While impressing your guests with your culinary skills you can share your knowledge of history. This salt started out millions of years ago at the bottom of the sea. Over many lost ages the land encasing the seabed rose up and became the Himalayas. Fish began to swim in the sea and dinosaurs grew to towering heights while this salt laid hidden deep in the mountains.  Sometime around 326 BC, Alexander the Great found his horses licking the rocks in what is now known as Pakistan, and you had the discovery of salt. Some eighteen centuries later Jalaluddin Muhammad Akbar became the greatest Mughal emperor and one of his two lasting contributions were art and the introduction of standardized salt mining.   Yes the salt that you are cooking on was made 500 million years ago.

A few things that you need to keep in mind when cooking on salt are:

  1. the amount of moisture in the food will dictate how much salt you will taste when eating your meal;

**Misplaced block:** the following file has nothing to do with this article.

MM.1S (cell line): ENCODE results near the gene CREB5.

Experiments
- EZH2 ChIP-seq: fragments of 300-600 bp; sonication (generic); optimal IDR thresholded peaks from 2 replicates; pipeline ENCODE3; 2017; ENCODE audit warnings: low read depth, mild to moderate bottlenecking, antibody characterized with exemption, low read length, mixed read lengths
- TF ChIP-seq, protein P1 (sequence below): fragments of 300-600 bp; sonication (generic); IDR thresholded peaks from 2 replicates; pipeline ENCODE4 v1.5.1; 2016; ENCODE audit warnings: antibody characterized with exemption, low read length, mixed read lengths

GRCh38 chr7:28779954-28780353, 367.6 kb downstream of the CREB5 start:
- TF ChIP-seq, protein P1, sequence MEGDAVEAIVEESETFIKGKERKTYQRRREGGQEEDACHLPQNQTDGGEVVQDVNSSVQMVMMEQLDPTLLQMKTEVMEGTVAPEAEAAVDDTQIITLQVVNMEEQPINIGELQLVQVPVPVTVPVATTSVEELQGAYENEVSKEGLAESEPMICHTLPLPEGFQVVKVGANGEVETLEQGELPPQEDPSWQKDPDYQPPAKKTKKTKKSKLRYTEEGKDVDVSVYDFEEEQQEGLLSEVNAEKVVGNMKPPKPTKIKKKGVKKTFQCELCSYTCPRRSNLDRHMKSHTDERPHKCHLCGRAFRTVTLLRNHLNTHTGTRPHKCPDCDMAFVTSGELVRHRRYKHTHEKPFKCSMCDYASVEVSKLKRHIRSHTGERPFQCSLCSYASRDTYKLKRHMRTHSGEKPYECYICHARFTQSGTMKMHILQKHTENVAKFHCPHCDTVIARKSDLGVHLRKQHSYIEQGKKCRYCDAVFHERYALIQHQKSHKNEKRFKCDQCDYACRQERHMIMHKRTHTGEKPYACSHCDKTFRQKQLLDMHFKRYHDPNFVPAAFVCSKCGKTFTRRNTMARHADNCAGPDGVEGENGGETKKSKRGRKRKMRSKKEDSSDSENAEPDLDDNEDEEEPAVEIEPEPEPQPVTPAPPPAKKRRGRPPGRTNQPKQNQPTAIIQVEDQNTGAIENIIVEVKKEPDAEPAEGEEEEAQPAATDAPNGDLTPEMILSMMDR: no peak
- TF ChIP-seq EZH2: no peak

2. Time matters, the longer you cook on it the more salt will be absorbed by your food. Have all your items cut into thin slices that will cook fast.
  3. Get the salt block nice and hot so that food is seared and not steamed.
  4. Use a light coating of olive oil (butter will add to the level of salt) on your salt block before you start.

Visit our online shop for your next piece of Himalayan salt and enjoy all the great ways to use it this summer.

SHRIMP AND SCALLOP KABOBS

Ingredients:

2 pound of shrimp peeled and deveined

2 pound of sea scallops (try to get the same size as shrimp)

wooden skewers.

1 cup brown sugar

1 tablespoon lemon juice